Have a registered business name
Work on the blog during regular business hours

If your blog is considered a business, you will need to declare all of your income, including trips, sponsorships, products sent to you for reviews, gifts and freebies. (If you’re not sure how much a gift or freebie is worth, ask your tax agent and they can help you work it out). For more information on businesses versus hobbies, take a look at the ATO website: https://www.business.gov.au/info/plan-and-start/a-business-or-a-hobby

WHAT CAN FULL-TIME BLOGGERS CLAIM?

Whether you’re working on your blog full-time or after hours, provided it’s classified as a business rather than a hobby, you can claim essentially any out of pocket expense you make to operate and maintain your blog. These deductions could include:

  • Internet related expenses such as hosting fees, blogging software fees, and domain name registration fees.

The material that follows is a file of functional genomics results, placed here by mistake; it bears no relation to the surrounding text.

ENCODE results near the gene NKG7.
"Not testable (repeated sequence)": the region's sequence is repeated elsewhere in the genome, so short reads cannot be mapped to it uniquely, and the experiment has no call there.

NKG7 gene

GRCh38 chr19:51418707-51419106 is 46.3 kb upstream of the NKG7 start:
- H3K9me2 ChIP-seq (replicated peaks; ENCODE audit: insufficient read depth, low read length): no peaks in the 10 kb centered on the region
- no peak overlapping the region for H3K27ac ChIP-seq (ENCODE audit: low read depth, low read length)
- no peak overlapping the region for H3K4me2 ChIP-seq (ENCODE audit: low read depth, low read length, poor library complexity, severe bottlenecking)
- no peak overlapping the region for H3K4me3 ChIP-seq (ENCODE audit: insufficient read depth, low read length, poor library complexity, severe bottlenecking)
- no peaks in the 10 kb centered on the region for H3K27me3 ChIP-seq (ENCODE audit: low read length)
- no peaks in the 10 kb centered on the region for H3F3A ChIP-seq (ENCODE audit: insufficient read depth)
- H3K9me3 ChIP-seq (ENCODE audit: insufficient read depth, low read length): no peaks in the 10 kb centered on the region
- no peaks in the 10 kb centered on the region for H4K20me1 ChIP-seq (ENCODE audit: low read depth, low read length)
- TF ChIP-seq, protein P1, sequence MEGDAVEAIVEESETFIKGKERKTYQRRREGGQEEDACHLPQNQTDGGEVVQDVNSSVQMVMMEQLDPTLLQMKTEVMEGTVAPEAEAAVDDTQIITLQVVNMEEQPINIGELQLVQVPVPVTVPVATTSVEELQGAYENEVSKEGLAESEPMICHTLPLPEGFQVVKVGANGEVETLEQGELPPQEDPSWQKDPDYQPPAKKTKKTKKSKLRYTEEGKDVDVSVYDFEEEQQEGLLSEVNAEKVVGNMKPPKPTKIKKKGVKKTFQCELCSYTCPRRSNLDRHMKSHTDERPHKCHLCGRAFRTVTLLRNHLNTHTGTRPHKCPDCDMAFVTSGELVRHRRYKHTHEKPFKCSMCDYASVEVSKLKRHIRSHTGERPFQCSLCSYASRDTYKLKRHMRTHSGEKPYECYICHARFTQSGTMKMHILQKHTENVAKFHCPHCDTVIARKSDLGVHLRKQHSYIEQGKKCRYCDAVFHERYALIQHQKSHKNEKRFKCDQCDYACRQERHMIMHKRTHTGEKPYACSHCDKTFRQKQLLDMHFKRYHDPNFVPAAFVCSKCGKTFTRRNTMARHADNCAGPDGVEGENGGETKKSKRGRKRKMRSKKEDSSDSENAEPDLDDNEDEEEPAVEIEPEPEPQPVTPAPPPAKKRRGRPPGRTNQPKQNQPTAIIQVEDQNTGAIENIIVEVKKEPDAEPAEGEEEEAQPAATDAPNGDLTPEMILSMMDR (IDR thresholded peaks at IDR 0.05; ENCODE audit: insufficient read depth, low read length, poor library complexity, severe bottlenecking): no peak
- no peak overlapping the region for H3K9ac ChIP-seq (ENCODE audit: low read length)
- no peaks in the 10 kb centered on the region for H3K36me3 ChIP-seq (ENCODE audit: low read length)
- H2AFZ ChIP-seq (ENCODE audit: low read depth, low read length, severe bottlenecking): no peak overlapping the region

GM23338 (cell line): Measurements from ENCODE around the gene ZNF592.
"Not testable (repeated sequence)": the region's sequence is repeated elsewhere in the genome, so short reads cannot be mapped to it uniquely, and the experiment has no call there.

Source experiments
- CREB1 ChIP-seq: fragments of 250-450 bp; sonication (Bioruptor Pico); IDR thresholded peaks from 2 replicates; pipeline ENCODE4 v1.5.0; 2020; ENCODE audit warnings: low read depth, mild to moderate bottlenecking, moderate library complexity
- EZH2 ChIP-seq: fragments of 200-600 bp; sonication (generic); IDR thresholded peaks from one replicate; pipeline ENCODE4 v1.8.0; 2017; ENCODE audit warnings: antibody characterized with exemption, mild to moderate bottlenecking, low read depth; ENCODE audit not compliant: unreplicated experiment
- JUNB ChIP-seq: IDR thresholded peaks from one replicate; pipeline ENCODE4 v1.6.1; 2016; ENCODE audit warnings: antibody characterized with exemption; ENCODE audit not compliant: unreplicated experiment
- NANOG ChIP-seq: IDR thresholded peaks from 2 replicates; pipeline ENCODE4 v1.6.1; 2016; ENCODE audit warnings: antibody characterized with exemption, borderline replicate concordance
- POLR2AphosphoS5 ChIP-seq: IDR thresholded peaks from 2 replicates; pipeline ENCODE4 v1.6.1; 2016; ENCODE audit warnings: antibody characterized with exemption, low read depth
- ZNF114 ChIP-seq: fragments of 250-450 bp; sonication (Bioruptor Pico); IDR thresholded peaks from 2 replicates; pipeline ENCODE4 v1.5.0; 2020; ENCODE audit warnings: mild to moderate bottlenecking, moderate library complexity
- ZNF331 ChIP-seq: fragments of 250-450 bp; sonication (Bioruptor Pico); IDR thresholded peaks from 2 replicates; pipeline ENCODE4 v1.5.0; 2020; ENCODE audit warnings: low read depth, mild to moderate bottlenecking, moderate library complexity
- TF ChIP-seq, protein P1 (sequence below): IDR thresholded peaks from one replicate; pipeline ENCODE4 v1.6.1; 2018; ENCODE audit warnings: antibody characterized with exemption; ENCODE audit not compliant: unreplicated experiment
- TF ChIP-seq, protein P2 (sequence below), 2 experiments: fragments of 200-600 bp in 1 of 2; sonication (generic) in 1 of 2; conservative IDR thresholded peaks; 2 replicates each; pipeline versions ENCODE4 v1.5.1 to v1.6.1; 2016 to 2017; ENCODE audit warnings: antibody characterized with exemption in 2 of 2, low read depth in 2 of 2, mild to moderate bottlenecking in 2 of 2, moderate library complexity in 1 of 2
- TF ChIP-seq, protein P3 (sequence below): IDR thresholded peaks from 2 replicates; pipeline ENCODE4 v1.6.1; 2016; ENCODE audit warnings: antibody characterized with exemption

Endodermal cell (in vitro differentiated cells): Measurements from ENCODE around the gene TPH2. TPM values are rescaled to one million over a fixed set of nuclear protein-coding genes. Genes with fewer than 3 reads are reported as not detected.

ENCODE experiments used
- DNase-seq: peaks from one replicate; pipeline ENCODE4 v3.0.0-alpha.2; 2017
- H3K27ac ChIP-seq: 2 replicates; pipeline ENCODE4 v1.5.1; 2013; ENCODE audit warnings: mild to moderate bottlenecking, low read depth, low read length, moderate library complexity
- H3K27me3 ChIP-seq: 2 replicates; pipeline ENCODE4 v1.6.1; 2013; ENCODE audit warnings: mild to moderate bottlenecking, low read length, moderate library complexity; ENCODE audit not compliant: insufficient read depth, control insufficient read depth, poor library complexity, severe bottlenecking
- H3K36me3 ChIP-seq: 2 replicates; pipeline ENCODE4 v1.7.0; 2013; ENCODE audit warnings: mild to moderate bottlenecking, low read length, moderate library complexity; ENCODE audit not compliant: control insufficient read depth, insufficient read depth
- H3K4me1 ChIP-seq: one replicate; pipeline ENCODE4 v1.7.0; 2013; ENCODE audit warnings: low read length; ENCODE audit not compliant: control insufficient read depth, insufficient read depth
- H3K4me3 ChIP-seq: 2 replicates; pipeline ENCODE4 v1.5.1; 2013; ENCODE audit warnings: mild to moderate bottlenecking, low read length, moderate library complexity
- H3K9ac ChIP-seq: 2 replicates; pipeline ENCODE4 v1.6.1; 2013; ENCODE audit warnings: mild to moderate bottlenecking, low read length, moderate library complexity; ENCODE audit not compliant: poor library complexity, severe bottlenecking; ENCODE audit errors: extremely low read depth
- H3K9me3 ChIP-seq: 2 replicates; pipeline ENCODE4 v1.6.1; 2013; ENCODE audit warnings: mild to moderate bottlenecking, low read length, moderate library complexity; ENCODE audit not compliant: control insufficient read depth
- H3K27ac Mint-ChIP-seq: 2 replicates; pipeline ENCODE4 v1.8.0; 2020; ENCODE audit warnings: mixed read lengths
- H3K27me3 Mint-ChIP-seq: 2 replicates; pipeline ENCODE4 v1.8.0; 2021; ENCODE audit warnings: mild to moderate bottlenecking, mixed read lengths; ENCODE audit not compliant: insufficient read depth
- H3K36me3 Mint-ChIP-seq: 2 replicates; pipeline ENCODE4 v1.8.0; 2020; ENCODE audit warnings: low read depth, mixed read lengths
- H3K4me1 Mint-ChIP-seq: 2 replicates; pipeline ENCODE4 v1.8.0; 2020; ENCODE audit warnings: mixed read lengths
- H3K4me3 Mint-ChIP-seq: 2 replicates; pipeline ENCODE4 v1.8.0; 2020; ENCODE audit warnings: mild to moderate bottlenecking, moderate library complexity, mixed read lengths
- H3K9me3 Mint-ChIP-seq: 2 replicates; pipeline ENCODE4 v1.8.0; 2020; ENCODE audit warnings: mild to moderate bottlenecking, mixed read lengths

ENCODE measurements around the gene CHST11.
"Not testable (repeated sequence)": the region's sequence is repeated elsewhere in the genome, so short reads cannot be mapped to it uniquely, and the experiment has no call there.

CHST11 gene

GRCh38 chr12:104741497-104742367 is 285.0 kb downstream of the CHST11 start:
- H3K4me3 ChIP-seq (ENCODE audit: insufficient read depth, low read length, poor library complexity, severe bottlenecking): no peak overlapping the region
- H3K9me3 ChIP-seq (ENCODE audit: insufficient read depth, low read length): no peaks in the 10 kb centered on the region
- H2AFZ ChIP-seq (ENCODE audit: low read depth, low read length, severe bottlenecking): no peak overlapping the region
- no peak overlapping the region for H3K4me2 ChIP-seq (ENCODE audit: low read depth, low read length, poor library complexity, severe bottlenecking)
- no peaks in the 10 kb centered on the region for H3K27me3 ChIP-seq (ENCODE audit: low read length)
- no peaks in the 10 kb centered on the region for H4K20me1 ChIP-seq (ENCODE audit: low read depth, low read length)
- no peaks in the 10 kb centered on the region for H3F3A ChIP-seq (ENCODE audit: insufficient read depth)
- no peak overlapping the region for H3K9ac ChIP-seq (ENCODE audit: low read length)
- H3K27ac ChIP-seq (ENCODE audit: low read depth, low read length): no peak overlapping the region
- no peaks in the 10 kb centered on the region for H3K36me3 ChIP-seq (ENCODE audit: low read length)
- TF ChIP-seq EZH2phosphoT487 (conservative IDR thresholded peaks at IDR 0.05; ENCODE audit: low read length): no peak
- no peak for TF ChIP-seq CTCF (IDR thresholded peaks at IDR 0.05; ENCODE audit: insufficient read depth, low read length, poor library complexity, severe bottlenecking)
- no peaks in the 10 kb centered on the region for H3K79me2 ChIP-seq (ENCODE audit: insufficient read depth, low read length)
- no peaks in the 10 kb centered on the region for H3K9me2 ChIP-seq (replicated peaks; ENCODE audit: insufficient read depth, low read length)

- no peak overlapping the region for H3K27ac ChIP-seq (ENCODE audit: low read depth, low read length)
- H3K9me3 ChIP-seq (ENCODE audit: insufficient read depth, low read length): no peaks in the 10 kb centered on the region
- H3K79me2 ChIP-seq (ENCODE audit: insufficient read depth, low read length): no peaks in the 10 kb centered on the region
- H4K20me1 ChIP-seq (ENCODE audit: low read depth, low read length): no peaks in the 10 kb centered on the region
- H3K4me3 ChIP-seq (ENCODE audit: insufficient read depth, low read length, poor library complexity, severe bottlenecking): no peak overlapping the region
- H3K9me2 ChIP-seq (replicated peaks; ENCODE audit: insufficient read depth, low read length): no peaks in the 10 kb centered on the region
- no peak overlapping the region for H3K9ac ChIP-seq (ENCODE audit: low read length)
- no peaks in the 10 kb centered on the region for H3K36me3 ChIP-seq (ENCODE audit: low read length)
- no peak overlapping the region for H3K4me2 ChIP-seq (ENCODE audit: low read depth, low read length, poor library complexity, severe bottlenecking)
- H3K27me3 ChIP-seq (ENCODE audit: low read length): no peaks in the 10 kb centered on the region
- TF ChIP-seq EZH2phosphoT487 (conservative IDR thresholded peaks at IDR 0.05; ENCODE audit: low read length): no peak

• Traditional office equipment i.e. desk, chairs, filing cabinets.
  • Communications-related expenses such as long-distance calls, mobile phone bills and Internet connection.
  • Computer equipment such as laptops and cameras.
  • Supplies and stationery.
  • Advertising and design i.e. contest prizes, promotional giveaways, logo and letterhead design, custom blog design, social media ads, Google ads.
  • Professional associations dues and subscriptions to books or magazines related to your work.

If you work from home, you might be able to deduct a portion of your household bills for that space rent, electricity, water, natural gas.

For expenses that are used for both work and personal use, you will need to apportion these so you are only claiming the work component. If you work from home and use the Internet connection for personal use as well, for example, you will need to figure out what percentage of this usage is work-related, and only claim a deduction for that.

Expenses also need to be reasonable and connected to the running of your blog. While laptop bags are considered a legitimate expense if you need to carry your laptop to or from an office, splurging on a $10,000 designer bag to do so will most likely raise a red flag at the ATO.